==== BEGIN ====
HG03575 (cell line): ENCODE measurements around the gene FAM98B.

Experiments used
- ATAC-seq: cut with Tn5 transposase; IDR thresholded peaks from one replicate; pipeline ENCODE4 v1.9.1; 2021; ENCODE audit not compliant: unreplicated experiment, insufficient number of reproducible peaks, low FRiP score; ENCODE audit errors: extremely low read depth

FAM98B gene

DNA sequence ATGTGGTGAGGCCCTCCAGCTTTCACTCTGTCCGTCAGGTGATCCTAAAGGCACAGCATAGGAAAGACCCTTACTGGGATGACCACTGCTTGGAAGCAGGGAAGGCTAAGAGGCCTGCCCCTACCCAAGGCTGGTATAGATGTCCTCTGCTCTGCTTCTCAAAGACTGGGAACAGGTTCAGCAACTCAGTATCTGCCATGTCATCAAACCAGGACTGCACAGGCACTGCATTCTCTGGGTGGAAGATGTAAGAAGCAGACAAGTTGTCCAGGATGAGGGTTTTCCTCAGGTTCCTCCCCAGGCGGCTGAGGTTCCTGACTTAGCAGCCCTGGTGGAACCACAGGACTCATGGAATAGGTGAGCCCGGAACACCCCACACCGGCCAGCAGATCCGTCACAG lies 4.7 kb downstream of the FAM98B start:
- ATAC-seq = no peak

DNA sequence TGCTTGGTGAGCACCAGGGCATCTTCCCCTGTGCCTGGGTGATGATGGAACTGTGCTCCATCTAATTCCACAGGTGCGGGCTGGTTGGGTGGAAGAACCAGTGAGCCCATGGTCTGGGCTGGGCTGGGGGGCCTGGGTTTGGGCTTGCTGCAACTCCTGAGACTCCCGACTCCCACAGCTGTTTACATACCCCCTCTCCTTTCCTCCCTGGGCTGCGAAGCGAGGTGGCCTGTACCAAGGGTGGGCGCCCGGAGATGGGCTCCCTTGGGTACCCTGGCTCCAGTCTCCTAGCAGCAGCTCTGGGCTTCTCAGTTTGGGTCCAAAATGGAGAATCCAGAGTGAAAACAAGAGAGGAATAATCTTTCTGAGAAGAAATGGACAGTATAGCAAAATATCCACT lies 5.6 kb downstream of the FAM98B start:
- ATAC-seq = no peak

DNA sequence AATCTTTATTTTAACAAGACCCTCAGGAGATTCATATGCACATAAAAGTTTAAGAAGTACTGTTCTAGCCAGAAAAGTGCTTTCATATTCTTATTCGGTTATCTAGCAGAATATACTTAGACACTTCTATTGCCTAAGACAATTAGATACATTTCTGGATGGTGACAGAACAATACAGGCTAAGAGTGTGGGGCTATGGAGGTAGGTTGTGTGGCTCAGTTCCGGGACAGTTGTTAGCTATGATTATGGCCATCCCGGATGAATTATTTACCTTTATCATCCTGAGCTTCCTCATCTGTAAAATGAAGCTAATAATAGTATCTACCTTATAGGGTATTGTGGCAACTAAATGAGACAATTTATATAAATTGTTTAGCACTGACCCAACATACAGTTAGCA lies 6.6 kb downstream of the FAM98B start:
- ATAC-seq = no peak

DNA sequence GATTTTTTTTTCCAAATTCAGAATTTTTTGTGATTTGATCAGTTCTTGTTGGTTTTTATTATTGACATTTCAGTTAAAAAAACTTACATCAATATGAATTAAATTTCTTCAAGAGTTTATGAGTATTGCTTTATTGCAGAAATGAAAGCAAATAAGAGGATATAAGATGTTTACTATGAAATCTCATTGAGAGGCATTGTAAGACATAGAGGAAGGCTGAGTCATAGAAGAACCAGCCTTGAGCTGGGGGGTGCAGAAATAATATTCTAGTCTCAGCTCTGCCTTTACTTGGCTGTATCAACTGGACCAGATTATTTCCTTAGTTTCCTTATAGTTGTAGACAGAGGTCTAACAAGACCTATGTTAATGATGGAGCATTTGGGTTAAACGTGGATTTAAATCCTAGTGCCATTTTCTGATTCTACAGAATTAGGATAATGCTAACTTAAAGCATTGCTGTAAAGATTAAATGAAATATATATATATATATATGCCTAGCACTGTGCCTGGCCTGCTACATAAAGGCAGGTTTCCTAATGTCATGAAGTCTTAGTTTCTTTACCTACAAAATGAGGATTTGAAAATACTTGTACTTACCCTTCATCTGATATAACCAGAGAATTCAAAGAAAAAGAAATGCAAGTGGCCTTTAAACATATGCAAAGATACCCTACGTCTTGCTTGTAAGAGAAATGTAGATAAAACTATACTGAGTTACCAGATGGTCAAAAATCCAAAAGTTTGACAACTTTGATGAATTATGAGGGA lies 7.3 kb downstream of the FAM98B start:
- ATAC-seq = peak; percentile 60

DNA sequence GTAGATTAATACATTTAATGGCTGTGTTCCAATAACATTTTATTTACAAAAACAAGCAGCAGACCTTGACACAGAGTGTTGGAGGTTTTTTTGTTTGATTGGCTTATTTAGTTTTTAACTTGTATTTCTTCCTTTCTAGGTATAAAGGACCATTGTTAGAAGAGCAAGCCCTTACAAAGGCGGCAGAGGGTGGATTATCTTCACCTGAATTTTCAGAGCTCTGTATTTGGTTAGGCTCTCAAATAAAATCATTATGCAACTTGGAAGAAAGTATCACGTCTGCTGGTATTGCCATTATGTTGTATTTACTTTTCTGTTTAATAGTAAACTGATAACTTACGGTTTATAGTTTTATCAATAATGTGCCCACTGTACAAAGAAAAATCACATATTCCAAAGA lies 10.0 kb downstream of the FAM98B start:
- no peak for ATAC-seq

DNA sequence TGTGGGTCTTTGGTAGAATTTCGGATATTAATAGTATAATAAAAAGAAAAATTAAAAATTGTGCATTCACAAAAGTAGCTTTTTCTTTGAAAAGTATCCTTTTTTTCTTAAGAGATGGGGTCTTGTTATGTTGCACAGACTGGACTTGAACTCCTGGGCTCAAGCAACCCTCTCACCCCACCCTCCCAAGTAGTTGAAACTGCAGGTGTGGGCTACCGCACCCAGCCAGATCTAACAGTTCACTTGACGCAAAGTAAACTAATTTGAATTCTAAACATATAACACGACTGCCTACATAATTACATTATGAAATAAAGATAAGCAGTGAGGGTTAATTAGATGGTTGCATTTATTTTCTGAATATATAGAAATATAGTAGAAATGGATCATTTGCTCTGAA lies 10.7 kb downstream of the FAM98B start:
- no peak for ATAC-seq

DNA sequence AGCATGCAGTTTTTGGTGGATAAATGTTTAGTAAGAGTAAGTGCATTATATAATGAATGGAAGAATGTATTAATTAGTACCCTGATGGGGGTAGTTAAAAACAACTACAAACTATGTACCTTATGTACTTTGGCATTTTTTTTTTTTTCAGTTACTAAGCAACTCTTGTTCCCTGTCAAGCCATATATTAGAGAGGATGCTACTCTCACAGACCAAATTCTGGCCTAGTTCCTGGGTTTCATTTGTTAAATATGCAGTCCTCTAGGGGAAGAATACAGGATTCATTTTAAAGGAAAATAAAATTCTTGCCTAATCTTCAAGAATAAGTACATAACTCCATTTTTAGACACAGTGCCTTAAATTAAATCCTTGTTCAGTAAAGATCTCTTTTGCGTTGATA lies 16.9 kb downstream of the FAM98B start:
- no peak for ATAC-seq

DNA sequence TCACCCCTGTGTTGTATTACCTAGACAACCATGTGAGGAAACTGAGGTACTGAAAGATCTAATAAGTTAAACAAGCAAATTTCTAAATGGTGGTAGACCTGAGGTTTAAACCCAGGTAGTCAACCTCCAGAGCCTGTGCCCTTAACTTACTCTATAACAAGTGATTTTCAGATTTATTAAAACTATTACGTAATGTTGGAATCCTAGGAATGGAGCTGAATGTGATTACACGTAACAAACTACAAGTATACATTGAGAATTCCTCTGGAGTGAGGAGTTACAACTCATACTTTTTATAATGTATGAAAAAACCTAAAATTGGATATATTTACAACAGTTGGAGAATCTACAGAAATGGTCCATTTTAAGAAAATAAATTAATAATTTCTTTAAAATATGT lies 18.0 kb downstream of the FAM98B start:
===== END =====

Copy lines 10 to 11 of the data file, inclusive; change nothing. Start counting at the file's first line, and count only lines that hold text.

- ATAC-seq = no peak

DNA sequence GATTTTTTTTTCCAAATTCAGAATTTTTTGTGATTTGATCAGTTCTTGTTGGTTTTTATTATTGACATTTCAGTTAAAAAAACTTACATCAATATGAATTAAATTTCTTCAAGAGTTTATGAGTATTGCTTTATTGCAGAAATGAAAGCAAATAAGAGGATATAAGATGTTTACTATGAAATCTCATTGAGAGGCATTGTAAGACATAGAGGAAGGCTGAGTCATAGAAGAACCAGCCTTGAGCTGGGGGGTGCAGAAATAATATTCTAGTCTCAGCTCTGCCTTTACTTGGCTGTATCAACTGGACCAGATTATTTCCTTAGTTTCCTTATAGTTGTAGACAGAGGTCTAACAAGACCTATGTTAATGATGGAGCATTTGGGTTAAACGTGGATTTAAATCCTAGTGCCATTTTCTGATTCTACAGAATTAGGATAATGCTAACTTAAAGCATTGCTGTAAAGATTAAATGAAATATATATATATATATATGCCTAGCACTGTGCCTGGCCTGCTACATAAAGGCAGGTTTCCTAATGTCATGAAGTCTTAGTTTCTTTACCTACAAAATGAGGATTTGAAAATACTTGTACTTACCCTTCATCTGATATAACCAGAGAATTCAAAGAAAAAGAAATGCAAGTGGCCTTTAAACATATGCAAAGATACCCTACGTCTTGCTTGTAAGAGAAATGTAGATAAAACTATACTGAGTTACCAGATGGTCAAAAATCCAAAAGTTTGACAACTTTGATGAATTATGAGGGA lies 7.3 kb downstream of the FAM98B start: